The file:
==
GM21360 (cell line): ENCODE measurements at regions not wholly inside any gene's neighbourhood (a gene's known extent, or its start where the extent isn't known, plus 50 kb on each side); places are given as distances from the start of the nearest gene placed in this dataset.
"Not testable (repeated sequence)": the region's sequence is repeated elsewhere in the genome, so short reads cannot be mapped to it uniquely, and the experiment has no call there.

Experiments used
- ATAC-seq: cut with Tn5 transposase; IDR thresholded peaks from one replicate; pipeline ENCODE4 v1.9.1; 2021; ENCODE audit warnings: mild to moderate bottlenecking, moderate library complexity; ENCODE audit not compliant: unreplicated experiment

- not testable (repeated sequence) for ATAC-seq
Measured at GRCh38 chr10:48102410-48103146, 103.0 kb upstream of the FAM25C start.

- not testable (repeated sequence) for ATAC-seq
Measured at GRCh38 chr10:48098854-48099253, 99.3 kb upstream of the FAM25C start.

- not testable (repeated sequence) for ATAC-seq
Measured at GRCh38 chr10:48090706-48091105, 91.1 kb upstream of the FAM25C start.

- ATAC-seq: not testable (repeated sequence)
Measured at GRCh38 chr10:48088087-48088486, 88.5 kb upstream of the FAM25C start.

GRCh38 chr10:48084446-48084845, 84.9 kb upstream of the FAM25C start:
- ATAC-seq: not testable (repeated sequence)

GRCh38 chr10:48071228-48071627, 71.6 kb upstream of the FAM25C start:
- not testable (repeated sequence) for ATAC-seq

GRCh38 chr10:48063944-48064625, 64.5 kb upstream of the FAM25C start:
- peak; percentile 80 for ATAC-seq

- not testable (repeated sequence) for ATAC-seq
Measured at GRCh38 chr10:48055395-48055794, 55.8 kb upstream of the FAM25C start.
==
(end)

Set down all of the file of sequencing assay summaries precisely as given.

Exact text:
GM21360 (cell line): ENCODE measurements at regions not wholly inside any gene's neighbourhood (a gene's known extent, or its start where the extent isn't known, plus 50 kb on each side); places are given as distances from the start of the nearest gene placed in this dataset.
"Not testable (repeated sequence)": the region's sequence is repeated elsewhere in the genome, so short reads cannot be mapped to it uniquely, and the experiment has no call there.

Experiments used
- ATAC-seq: cut with Tn5 transposase; IDR thresholded peaks from one replicate; pipeline ENCODE4 v1.9.1; 2021; ENCODE audit warnings: mild to moderate bottlenecking, moderate library complexity; ENCODE audit not compliant: unreplicated experiment

- not testable (repeated sequence) for ATAC-seq
Measured at GRCh38 chr10:48102410-48103146, 103.0 kb upstream of the FAM25C start.

- not testable (repeated sequence) for ATAC-seq
Measured at GRCh38 chr10:48098854-48099253, 99.3 kb upstream of the FAM25C start.

- not testable (repeated sequence) for ATAC-seq
Measured at GRCh38 chr10:48090706-48091105, 91.1 kb upstream of the FAM25C start.

- ATAC-seq: not testable (repeated sequence)
Measured at GRCh38 chr10:48088087-48088486, 88.5 kb upstream of the FAM25C start.

GRCh38 chr10:48084446-48084845, 84.9 kb upstream of the FAM25C start:
- ATAC-seq: not testable (repeated sequence)

GRCh38 chr10:48071228-48071627, 71.6 kb upstream of the FAM25C start:
- not testable (repeated sequence) for ATAC-seq

GRCh38 chr10:48063944-48064625, 64.5 kb upstream of the FAM25C start:
- peak; percentile 80 for ATAC-seq

- not testable (repeated sequence) for ATAC-seq
Measured at GRCh38 chr10:48055395-48055794, 55.8 kb upstream of the FAM25C start.